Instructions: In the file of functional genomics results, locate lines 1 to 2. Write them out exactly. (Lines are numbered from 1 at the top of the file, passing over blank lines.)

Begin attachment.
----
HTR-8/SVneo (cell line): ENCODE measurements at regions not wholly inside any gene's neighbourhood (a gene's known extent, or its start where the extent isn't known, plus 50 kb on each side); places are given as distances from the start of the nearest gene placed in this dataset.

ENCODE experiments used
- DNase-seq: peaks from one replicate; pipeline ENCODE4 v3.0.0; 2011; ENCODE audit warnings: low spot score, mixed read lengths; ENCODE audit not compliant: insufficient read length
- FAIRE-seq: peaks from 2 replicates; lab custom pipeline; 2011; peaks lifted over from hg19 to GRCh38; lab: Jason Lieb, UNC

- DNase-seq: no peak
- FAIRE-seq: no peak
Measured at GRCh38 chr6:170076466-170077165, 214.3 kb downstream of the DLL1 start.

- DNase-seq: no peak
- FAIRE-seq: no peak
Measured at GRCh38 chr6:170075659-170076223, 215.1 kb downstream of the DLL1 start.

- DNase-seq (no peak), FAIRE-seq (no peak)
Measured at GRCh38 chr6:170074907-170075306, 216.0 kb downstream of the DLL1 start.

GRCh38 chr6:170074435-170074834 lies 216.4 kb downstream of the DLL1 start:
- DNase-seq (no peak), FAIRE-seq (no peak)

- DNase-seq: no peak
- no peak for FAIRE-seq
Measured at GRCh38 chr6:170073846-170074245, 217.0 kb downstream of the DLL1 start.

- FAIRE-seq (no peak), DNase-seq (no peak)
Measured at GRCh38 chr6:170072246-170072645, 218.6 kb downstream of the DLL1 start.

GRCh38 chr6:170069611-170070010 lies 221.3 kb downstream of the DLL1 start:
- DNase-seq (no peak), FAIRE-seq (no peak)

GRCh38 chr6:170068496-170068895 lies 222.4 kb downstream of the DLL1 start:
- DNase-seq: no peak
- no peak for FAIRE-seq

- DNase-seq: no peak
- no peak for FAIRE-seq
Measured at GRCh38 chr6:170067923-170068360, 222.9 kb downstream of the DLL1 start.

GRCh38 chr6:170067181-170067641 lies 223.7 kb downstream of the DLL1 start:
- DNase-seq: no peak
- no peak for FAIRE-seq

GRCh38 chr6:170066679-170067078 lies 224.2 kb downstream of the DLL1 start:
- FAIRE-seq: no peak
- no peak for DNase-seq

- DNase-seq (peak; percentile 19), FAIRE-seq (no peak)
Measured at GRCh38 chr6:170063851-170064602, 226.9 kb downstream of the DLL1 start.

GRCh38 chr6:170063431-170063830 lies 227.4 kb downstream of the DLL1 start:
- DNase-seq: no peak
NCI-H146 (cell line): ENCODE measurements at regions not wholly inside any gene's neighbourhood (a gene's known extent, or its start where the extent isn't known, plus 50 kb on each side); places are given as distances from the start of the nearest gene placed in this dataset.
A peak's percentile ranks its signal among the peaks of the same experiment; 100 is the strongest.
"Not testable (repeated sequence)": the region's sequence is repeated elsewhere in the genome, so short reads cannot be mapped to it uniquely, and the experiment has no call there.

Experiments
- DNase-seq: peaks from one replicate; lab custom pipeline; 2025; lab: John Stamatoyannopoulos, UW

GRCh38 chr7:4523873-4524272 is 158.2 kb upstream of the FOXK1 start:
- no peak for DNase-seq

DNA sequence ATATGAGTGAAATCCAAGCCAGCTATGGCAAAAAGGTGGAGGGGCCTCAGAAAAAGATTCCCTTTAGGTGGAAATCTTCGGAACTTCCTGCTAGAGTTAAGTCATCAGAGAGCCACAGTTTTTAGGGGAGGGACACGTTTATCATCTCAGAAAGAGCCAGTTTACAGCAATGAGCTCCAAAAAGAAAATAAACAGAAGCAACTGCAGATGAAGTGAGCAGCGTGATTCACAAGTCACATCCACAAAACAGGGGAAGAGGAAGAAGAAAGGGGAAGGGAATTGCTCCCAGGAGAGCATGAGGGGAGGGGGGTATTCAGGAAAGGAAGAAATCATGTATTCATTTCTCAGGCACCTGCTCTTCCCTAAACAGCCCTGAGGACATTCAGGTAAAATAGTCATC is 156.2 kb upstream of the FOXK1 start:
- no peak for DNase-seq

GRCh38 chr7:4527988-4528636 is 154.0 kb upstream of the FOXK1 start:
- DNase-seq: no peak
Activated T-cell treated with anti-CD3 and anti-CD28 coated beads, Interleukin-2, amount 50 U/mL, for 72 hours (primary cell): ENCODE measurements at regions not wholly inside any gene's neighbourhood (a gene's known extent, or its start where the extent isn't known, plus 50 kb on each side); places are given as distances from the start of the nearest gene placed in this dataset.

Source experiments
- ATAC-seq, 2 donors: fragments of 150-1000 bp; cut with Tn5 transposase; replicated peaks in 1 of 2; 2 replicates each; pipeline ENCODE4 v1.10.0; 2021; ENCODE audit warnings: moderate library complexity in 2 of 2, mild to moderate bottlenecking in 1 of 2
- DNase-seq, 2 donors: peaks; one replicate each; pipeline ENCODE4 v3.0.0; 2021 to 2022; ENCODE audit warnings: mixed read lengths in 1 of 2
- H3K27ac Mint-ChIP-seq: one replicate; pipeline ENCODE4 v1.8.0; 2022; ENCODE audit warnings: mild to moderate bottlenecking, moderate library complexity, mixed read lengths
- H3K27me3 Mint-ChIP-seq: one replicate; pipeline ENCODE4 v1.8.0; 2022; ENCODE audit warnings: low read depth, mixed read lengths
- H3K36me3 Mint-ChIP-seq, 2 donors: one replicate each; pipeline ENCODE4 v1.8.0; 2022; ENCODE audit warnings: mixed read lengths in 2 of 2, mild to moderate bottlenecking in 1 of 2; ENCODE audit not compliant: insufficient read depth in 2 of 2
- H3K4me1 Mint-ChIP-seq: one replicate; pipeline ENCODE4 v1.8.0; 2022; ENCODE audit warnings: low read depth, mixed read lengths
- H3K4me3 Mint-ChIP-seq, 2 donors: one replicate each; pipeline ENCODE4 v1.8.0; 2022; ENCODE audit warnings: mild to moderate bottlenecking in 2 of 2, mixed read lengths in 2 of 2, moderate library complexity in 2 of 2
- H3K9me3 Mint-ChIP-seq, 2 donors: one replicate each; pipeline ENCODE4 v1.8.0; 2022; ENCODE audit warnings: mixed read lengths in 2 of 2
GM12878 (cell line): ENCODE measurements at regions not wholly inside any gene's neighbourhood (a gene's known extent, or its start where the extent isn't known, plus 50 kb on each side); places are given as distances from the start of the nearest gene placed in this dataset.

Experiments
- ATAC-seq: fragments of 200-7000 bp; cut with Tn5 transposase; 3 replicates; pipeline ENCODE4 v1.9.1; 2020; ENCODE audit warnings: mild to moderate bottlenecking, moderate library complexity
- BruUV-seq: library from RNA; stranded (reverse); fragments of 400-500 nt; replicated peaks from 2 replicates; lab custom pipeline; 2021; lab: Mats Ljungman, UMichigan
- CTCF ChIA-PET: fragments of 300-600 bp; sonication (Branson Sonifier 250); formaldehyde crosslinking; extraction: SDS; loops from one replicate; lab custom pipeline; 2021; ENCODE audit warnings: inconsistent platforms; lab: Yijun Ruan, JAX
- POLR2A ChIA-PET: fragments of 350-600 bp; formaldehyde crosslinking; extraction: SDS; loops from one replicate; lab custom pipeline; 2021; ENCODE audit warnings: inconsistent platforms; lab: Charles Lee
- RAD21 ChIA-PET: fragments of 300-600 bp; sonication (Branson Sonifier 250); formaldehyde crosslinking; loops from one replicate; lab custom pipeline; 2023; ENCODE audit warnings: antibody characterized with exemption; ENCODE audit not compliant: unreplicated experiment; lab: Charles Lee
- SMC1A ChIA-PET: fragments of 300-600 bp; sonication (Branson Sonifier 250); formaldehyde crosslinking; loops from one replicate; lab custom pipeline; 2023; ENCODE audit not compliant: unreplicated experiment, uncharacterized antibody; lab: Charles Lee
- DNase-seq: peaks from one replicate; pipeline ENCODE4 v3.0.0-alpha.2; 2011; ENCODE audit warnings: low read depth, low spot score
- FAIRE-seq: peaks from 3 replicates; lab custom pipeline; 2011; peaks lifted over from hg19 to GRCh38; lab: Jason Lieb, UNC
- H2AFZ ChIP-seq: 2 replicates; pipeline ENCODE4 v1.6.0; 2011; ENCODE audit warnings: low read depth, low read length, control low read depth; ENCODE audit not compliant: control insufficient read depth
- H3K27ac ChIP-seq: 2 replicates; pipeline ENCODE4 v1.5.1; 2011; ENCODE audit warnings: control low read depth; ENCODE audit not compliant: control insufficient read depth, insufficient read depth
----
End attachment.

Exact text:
HTR-8/SVneo (cell line): ENCODE measurements at regions not wholly inside any gene's neighbourhood (a gene's known extent, or its start where the extent isn't known, plus 50 kb on each side); places are given as distances from the start of the nearest gene placed in this dataset.

ENCODE experiments used